ALBANY, N.Y. (WETM) – The New York State Assembly’s Judiciary Committee will release its sexual harassment investigative report into Gov. Andrew Cuomo, despite dropping impeachment efforts. At the same time, the New York State Legislature is working to toughen the state’s sexual harassment laws.
“Anytime anyone comes forward with an allegation of sexual harassment or assault, it needs to be investigated and it needs to be thoroughly looked at and the women need to be believed,” Assemblyman Mike Lawler, who pushed the bill forward, said.
One of the bills is known as “Lindsey’s Law.” It was named after Gov. Cuomo’s former aid and the first person to come forward with accusations of sexual harassment.
Lindsey’s Law would criminalize releasing personal records as a form of retaliation. The second bill being pushed through the legislature would make it illegal for companies to prohibit rehiring former employees who settled harassment claims.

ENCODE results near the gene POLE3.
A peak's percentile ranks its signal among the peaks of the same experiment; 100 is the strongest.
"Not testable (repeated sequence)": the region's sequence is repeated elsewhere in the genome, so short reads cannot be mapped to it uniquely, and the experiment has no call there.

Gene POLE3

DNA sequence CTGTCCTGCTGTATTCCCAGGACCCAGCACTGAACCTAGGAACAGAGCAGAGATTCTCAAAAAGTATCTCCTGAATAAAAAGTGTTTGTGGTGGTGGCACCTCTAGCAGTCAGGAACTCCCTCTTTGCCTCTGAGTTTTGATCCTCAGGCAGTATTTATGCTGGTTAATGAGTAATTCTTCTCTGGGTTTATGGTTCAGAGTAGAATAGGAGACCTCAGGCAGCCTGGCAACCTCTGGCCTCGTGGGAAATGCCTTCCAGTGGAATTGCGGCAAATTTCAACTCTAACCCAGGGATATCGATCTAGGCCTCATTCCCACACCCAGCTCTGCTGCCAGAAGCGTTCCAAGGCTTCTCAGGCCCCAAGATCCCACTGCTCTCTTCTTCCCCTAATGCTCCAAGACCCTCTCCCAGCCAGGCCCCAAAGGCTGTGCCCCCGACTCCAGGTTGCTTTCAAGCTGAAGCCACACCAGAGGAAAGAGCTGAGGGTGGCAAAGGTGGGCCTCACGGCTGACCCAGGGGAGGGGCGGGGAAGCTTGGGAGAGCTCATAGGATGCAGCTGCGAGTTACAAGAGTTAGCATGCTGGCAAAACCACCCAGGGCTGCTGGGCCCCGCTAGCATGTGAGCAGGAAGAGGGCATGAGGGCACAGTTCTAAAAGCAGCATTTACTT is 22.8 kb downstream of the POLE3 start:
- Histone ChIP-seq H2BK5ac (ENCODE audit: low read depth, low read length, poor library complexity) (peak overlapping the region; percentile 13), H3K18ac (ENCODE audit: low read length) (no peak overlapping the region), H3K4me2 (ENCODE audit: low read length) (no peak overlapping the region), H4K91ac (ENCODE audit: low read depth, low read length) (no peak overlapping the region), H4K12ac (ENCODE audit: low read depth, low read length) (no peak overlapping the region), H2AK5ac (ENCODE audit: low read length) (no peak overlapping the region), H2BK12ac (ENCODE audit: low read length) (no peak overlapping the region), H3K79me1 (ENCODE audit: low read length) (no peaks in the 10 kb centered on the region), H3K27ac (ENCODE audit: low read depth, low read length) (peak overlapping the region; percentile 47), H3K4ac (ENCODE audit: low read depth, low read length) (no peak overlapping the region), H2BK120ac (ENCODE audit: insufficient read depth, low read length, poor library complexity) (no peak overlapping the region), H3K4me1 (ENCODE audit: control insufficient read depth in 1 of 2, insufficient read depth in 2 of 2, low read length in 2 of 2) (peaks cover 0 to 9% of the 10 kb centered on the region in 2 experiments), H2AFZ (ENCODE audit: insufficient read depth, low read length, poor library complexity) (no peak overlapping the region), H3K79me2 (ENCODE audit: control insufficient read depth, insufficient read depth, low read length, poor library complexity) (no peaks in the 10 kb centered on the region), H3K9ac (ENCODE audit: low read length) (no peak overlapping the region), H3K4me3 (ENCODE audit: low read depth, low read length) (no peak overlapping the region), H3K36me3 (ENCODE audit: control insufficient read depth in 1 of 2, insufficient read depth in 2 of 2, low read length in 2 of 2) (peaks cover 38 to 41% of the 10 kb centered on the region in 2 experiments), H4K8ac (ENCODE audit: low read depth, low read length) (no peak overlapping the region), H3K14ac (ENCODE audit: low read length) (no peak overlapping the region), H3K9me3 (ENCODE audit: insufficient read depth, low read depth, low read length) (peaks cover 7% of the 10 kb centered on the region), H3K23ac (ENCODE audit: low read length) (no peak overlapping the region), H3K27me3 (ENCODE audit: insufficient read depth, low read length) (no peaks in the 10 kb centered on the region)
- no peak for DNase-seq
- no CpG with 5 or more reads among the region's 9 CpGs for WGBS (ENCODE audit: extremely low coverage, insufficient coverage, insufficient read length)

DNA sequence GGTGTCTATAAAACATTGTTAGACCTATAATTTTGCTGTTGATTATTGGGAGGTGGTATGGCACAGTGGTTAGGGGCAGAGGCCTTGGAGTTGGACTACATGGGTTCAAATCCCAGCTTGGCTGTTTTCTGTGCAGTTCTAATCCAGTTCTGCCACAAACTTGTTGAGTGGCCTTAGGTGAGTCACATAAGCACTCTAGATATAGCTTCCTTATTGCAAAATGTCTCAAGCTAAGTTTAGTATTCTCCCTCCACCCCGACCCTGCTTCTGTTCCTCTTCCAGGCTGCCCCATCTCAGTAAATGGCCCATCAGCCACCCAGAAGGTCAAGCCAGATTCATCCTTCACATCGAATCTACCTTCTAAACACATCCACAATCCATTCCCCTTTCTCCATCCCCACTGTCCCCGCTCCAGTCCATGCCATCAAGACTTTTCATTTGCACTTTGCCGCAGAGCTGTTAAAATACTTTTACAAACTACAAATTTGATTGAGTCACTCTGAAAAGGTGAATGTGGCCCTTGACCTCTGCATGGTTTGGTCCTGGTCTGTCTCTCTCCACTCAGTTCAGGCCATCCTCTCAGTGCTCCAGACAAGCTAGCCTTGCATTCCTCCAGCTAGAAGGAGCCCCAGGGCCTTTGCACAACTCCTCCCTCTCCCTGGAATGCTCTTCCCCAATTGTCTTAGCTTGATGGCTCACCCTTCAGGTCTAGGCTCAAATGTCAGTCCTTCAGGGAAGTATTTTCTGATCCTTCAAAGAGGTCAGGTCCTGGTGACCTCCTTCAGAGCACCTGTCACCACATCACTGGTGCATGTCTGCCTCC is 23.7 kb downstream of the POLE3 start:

New York was the first state to mandate annual harassment training in the workplace, but legal experts say that – along with the two new bills – do not do enough to protect those coming forward with accusations of sexual harassment.
I just don’t see it having a disincentive on employers for going out of their way to somehow stop sexual harassment,” Sexual Harassment Attorney Rick Ostrove said. “I’m telling you, the way to stop it is to make them pay severely if it happens. A lot of employers are willing to say Screw it, let’s fight it. Because worst-case scenario, we lose, and it’s not going to be that much.”
Ostrove said the way to strengthen New York’s harassment laws is to make punitive damages available in all circumstances.
“It’s very unfortunate that in our legal system – the way that we make people whole is monetary – but unfortunately, we can’t give people back what was taken from them,” Ostrove said. “We can’t repair the emotional damages that were done. Our only means of providing restitution to victims of sexual harassment is by awarding damages.